The 32PF9996 did a good job handling video-based images from my Silicon Optix and Video Essentials test discs, but I saw more jaggies than I'd like with regular program material. With film-based material, the TV never picked up the 3:2 sequence on my test discs and created some jaggies in demo scenes from The Bourne Identity and Gladiator, so you'll want to mate this TV with a good progressive-scan DVD player.
As I tested the TV's processing, I stumbled across another unique feature. When I set my cable box for 720p output, I noticed that this display passes 720p signals pixel for pixel. It doesn't scale them to match its 1,366-by-768 resolution, so the image doesn't fill up the entire screen. In theory, I understand Philips' reasoning for this—it does produce a clean image free of any scaling artifacts, and I'm sure videophiles love this feature on larger Philips displays. However, on a 32-inch TV, I'll take all the picture I can get, thank you.
Setting your sources for 1080i solves this problem; but, even with my cable box in 1080i mode, the 32PF9996 didn't center 4:3 windows on the screen. Rather, it placed them slightly to the right. Philips has included a feature called Nudge that lets you use the remote's directional keys to move the image and center it on the screen.
The 32PF9996 is well built and has an attractive style, incorporating NXT flat-panel speakers into the frame to make for a sleek overall design. It's also generally easy to set up and use, but I do have a couple of issues in the ergonomics department. The connection panel is very difficult to access. Connections and their labels run along the bottom side of the TV, making it tough to see if you're plugging things in correctly. There's also a slot through which you're supposed to feed your cables, but I had trouble getting both HDMI and component cables through it. The remote lacks dedicated input buttons; instead, you can press the AV+ button and then the corresponding input number on the keypad. You can also use the channel-up/-down buttons to scroll through the inputs.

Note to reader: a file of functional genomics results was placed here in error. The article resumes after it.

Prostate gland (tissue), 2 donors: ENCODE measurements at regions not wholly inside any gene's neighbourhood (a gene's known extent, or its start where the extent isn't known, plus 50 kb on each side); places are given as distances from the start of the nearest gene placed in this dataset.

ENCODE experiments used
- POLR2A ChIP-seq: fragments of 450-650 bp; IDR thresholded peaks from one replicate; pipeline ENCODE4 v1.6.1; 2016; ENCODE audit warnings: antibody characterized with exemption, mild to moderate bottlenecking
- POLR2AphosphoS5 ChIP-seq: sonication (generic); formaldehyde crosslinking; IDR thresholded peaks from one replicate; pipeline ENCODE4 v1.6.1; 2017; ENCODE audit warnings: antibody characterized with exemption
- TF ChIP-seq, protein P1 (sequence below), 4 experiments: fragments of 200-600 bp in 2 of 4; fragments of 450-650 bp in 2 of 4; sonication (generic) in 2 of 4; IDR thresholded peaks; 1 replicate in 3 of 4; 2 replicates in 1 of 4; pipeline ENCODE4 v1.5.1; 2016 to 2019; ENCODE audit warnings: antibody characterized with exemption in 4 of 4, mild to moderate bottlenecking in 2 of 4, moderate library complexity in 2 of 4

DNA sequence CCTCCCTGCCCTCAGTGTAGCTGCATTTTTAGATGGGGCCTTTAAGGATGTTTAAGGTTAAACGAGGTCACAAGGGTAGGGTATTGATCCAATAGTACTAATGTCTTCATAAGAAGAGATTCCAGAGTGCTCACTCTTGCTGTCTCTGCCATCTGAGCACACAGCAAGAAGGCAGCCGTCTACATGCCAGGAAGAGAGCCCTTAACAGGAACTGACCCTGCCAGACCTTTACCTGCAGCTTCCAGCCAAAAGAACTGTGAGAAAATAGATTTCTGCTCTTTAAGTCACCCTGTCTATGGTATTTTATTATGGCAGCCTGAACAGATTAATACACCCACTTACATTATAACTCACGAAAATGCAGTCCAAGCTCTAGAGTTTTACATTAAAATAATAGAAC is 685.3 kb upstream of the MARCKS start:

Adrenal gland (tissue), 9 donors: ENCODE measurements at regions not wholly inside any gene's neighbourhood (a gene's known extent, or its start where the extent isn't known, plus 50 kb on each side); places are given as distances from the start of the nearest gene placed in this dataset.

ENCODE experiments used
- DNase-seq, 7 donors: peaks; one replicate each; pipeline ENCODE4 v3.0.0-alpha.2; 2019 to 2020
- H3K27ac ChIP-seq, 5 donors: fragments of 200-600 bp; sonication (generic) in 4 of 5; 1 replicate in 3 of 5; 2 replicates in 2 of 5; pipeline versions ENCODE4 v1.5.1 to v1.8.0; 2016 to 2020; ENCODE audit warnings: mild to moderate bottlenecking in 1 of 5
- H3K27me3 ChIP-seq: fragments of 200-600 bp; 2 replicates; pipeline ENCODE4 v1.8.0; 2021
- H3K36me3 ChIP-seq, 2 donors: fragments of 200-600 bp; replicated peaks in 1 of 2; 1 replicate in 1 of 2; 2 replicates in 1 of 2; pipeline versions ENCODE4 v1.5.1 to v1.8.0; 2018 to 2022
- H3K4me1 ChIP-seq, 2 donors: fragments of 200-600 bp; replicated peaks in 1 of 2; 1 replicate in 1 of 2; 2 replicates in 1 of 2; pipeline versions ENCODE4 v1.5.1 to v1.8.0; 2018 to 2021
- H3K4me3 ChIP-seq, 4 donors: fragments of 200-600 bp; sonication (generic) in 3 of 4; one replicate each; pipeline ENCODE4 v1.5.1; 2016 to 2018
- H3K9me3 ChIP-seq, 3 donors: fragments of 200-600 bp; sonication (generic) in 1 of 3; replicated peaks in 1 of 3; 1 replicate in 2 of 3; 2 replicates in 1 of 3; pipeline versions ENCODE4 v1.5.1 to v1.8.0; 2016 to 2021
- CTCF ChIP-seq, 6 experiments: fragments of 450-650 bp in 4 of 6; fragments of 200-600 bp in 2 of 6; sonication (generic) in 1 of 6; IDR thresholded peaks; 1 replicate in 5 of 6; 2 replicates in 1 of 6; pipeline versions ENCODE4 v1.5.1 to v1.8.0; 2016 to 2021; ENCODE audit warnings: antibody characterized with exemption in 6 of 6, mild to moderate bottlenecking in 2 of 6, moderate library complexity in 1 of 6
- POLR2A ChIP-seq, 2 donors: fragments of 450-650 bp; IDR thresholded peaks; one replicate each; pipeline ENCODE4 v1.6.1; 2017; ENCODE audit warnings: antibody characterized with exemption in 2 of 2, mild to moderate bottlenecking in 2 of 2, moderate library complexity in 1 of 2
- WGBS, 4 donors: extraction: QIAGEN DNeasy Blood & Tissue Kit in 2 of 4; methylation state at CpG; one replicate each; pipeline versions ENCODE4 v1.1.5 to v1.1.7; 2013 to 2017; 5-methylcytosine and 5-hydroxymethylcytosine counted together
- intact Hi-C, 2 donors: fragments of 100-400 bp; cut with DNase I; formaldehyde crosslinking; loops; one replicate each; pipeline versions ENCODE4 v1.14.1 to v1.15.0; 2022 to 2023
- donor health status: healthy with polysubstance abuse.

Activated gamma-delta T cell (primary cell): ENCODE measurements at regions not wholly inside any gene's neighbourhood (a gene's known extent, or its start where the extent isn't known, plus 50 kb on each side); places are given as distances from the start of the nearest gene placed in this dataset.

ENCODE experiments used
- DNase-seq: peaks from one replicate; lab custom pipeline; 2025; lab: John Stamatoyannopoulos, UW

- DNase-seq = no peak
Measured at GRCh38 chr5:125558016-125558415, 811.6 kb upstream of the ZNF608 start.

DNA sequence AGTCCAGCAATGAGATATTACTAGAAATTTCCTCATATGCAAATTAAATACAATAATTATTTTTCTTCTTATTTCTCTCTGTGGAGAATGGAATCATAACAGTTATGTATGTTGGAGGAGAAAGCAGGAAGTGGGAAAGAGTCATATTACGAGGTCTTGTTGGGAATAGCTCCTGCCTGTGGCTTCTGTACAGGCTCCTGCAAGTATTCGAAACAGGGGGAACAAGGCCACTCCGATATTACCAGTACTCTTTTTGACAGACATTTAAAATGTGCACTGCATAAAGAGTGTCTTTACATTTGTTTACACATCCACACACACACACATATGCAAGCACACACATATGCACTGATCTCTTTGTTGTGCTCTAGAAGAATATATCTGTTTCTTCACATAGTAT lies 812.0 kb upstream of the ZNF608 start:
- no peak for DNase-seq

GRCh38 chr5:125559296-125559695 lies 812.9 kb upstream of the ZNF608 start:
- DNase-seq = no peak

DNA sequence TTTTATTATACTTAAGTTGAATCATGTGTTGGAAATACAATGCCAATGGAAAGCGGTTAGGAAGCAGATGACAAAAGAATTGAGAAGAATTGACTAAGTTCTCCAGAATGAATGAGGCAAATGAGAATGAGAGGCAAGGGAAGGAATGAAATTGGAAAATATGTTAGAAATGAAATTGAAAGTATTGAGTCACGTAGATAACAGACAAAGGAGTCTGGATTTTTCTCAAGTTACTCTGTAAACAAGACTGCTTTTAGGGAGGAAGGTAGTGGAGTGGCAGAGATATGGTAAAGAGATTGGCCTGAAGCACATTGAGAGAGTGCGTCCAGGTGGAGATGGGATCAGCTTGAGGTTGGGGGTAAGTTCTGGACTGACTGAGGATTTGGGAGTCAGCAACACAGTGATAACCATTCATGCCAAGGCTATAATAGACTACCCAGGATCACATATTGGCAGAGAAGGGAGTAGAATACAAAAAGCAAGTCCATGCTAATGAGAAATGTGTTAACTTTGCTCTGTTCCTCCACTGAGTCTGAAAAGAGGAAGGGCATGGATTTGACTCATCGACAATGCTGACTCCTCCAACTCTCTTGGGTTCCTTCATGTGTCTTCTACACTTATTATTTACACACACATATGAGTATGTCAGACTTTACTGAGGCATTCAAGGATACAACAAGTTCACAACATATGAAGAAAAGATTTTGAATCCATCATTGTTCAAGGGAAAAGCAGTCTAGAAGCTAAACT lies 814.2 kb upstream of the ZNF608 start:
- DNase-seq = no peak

The 32PF9996 gets the fundamentals right in terms of its video performance and produces an attractive picture as a result. Still, things like Pixel Plus 2, Ambilight, and the passthrough of 720p sources will generate mixed reactions. More so than many TVs that pass through our doors, this is one you really need to see for yourself before you make a final decision.
• Pixel Plus 2 creates a wonderfully sharp image but also affects motion
• Ambilight function makes the 32-inch screen seem larger